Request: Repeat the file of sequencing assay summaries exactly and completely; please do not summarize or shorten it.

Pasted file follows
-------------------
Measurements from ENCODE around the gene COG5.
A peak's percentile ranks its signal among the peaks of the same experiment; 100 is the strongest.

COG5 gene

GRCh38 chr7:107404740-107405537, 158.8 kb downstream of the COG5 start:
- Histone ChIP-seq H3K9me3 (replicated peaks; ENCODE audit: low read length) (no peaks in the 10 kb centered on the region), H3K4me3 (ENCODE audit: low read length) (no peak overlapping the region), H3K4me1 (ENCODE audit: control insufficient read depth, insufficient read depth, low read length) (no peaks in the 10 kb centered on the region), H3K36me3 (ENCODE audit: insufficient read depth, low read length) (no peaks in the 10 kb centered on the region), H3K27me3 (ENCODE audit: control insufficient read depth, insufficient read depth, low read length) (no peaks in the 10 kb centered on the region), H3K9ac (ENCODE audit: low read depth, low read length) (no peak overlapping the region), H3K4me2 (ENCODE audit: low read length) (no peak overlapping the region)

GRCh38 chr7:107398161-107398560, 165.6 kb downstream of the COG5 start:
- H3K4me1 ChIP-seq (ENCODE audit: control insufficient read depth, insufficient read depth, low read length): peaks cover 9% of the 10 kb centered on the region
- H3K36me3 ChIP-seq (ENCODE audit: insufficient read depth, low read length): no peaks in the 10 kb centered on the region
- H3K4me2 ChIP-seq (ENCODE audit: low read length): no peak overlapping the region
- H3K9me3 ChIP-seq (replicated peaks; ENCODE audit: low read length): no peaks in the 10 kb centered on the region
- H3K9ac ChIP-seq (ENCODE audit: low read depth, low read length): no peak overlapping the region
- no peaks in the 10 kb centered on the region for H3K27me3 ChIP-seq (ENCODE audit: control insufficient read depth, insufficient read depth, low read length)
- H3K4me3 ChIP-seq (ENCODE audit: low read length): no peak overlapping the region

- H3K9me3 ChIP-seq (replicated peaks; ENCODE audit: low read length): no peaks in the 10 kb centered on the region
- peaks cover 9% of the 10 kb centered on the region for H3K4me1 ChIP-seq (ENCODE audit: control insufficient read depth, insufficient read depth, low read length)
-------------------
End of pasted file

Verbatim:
Measurements from ENCODE around the gene COG5.
A peak's percentile ranks its signal among the peaks of the same experiment; 100 is the strongest.

COG5 gene

GRCh38 chr7:107404740-107405537, 158.8 kb downstream of the COG5 start:
- Histone ChIP-seq H3K9me3 (replicated peaks; ENCODE audit: low read length) (no peaks in the 10 kb centered on the region), H3K4me3 (ENCODE audit: low read length) (no peak overlapping the region), H3K4me1 (ENCODE audit: control insufficient read depth, insufficient read depth, low read length) (no peaks in the 10 kb centered on the region), H3K36me3 (ENCODE audit: insufficient read depth, low read length) (no peaks in the 10 kb centered on the region), H3K27me3 (ENCODE audit: control insufficient read depth, insufficient read depth, low read length) (no peaks in the 10 kb centered on the region), H3K9ac (ENCODE audit: low read depth, low read length) (no peak overlapping the region), H3K4me2 (ENCODE audit: low read length) (no peak overlapping the region)

GRCh38 chr7:107398161-107398560, 165.6 kb downstream of the COG5 start:
- H3K4me1 ChIP-seq (ENCODE audit: control insufficient read depth, insufficient read depth, low read length): peaks cover 9% of the 10 kb centered on the region
- H3K36me3 ChIP-seq (ENCODE audit: insufficient read depth, low read length): no peaks in the 10 kb centered on the region
- H3K4me2 ChIP-seq (ENCODE audit: low read length): no peak overlapping the region
- H3K9me3 ChIP-seq (replicated peaks; ENCODE audit: low read length): no peaks in the 10 kb centered on the region
- H3K9ac ChIP-seq (ENCODE audit: low read depth, low read length): no peak overlapping the region
- no peaks in the 10 kb centered on the region for H3K27me3 ChIP-seq (ENCODE audit: control insufficient read depth, insufficient read depth, low read length)
- H3K4me3 ChIP-seq (ENCODE audit: low read length): no peak overlapping the region

- H3K9me3 ChIP-seq (replicated peaks; ENCODE audit: low read length): no peaks in the 10 kb centered on the region
- peaks cover 9% of the 10 kb centered on the region for H3K4me1 ChIP-seq (ENCODE audit: control insufficient read depth, insufficient read depth, low read length)